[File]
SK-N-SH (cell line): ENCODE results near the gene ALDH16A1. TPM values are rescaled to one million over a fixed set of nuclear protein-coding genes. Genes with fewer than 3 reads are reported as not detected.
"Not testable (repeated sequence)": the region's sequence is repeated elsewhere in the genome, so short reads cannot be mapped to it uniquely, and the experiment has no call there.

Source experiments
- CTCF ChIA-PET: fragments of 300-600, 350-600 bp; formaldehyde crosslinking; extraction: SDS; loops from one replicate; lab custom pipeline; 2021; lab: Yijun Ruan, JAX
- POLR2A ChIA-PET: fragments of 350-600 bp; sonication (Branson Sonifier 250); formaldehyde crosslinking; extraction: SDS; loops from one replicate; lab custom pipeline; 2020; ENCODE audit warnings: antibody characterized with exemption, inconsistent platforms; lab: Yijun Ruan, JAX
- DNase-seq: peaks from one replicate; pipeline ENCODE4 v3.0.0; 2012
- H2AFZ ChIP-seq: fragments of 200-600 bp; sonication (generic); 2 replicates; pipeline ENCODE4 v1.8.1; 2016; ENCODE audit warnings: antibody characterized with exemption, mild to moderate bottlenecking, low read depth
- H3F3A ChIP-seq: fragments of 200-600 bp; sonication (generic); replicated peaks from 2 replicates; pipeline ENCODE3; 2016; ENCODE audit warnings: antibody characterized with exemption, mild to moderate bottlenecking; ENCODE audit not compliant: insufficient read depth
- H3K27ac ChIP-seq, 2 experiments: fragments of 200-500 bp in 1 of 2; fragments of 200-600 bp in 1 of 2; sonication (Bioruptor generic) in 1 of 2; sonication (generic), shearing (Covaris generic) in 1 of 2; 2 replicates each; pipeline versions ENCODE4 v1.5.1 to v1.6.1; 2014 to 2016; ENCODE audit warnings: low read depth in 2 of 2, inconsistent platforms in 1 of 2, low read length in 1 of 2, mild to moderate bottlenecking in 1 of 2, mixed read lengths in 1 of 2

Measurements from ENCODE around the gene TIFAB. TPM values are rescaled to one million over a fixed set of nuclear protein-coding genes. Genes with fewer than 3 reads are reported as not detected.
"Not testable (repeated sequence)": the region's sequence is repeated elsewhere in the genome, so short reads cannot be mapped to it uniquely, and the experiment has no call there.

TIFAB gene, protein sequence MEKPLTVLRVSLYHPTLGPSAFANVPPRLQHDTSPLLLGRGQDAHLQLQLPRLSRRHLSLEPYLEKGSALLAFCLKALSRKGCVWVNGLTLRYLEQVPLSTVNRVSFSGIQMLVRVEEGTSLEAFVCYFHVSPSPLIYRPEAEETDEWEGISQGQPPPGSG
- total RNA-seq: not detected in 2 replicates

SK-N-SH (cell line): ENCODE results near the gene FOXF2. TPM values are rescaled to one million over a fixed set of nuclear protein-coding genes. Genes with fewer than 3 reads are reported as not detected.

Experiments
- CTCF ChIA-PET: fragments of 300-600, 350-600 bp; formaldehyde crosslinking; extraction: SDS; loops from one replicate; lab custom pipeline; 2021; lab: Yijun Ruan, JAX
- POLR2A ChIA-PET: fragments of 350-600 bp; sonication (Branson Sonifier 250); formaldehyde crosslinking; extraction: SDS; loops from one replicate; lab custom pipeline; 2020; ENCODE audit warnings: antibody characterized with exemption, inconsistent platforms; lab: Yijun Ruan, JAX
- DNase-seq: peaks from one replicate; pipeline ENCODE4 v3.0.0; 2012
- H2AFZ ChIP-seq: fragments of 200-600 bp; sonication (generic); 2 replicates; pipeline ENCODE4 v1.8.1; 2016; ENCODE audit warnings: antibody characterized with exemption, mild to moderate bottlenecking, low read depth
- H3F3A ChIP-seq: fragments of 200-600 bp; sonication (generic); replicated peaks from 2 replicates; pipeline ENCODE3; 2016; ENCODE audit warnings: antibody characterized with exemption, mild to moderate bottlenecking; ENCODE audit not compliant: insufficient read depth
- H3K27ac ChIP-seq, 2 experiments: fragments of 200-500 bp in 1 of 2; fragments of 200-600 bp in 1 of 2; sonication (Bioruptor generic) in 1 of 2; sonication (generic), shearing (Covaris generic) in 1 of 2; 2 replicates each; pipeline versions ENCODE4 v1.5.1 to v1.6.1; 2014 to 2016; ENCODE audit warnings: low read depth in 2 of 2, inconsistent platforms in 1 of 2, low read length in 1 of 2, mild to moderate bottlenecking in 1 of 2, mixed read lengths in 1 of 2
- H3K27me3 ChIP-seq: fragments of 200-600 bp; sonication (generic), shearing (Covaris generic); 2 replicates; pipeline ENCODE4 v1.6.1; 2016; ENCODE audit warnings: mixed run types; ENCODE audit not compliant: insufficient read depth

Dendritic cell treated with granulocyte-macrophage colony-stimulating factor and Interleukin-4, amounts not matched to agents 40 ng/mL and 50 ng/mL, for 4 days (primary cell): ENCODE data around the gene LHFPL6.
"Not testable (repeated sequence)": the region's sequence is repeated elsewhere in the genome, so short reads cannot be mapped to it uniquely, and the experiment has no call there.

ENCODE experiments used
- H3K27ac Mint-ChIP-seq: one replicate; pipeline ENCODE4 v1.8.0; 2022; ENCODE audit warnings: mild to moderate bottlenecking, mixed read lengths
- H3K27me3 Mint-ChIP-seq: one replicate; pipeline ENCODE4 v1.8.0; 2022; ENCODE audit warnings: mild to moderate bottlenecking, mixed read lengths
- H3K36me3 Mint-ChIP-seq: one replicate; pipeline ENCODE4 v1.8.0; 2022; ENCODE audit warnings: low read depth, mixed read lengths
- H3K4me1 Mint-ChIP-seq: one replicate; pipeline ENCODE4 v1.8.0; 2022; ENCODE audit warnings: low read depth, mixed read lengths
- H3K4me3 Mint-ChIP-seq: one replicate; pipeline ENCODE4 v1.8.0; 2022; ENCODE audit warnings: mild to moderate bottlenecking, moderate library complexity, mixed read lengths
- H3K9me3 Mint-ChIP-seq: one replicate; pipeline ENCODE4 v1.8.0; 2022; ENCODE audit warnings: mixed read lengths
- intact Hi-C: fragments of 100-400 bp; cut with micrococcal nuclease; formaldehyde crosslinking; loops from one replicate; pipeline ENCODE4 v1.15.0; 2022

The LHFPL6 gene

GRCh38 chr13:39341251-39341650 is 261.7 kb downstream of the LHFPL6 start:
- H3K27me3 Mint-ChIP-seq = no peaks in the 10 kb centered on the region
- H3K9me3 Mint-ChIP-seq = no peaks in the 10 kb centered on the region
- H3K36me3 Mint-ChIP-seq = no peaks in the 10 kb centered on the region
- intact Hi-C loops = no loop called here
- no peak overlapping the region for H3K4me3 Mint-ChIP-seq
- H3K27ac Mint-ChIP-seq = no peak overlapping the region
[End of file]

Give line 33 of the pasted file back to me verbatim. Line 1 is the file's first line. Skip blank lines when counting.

The LHFPL6 gene